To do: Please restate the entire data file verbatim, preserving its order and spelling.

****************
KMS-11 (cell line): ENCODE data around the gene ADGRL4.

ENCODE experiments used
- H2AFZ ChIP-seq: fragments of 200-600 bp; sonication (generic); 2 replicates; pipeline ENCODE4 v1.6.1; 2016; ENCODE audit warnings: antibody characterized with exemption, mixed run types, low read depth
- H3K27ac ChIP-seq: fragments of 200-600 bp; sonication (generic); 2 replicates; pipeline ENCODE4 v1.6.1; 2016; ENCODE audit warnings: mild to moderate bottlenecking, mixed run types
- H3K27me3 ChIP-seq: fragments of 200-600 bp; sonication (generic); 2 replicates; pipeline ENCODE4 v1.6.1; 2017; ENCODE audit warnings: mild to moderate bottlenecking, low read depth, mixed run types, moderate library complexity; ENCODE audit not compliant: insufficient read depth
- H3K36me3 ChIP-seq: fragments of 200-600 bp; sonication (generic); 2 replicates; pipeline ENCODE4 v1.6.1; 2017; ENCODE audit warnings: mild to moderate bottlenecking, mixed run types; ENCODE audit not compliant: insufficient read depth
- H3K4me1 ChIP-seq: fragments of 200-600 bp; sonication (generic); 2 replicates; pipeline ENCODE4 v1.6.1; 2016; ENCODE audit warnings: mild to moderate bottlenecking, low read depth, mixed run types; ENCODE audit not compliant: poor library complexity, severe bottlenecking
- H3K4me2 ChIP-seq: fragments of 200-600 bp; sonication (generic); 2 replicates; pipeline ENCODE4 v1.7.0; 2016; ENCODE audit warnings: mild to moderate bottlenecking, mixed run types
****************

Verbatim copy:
KMS-11 (cell line): ENCODE data around the gene ADGRL4.

ENCODE experiments used
- H2AFZ ChIP-seq: fragments of 200-600 bp; sonication (generic); 2 replicates; pipeline ENCODE4 v1.6.1; 2016; ENCODE audit warnings: antibody characterized with exemption, mixed run types, low read depth
- H3K27ac ChIP-seq: fragments of 200-600 bp; sonication (generic); 2 replicates; pipeline ENCODE4 v1.6.1; 2016; ENCODE audit warnings: mild to moderate bottlenecking, mixed run types
- H3K27me3 ChIP-seq: fragments of 200-600 bp; sonication (generic); 2 replicates; pipeline ENCODE4 v1.6.1; 2017; ENCODE audit warnings: mild to moderate bottlenecking, low read depth, mixed run types, moderate library complexity; ENCODE audit not compliant: insufficient read depth
- H3K36me3 ChIP-seq: fragments of 200-600 bp; sonication (generic); 2 replicates; pipeline ENCODE4 v1.6.1; 2017; ENCODE audit warnings: mild to moderate bottlenecking, mixed run types; ENCODE audit not compliant: insufficient read depth
- H3K4me1 ChIP-seq: fragments of 200-600 bp; sonication (generic); 2 replicates; pipeline ENCODE4 v1.6.1; 2016; ENCODE audit warnings: mild to moderate bottlenecking, low read depth, mixed run types; ENCODE audit not compliant: poor library complexity, severe bottlenecking
- H3K4me2 ChIP-seq: fragments of 200-600 bp; sonication (generic); 2 replicates; pipeline ENCODE4 v1.7.0; 2016; ENCODE audit warnings: mild to moderate bottlenecking, mixed run types